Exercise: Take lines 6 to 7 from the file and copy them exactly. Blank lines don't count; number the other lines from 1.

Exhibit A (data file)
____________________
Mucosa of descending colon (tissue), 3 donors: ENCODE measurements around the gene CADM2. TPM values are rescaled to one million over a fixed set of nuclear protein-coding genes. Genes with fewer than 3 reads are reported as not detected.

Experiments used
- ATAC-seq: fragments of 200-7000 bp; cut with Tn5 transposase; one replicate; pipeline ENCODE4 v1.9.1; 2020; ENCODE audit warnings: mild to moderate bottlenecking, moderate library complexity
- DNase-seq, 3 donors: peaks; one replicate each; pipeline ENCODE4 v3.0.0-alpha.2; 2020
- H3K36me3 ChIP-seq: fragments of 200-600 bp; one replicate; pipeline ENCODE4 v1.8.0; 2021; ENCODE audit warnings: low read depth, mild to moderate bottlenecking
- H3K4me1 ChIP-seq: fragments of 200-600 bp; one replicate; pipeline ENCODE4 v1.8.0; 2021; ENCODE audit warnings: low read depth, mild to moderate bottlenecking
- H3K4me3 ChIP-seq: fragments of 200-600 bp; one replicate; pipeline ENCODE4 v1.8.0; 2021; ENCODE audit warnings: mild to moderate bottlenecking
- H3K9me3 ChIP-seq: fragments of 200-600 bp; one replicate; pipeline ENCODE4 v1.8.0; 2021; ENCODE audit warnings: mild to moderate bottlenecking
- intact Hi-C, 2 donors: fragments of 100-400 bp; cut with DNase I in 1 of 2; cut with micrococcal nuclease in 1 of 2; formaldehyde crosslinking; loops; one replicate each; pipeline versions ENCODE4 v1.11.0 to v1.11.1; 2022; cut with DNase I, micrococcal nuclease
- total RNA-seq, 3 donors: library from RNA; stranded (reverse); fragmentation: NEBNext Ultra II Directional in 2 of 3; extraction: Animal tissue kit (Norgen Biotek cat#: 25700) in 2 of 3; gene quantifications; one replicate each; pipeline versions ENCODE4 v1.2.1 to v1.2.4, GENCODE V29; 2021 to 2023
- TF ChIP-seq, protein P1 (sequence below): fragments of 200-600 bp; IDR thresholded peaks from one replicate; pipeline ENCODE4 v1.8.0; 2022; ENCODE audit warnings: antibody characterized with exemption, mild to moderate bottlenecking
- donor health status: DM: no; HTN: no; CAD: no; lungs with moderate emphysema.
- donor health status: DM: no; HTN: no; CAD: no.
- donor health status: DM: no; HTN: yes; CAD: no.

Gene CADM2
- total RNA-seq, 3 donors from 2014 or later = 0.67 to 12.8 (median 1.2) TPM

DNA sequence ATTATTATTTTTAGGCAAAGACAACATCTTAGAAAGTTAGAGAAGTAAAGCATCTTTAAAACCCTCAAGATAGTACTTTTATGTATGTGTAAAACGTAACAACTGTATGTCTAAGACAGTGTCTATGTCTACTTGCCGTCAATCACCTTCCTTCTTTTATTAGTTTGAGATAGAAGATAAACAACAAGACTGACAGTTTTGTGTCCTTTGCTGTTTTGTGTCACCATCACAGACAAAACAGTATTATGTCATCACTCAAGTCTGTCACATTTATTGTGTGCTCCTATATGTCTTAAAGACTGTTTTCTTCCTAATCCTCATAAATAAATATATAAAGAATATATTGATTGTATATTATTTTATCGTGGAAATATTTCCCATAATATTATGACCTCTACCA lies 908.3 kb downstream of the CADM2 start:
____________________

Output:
- H3K4me1 ChIP-seq: fragments of 200-600 bp; one replicate; pipeline ENCODE4 v1.8.0; 2021; ENCODE audit warnings: low read depth, mild to moderate bottlenecking
- H3K4me3 ChIP-seq: fragments of 200-600 bp; one replicate; pipeline ENCODE4 v1.8.0; 2021; ENCODE audit warnings: mild to moderate bottlenecking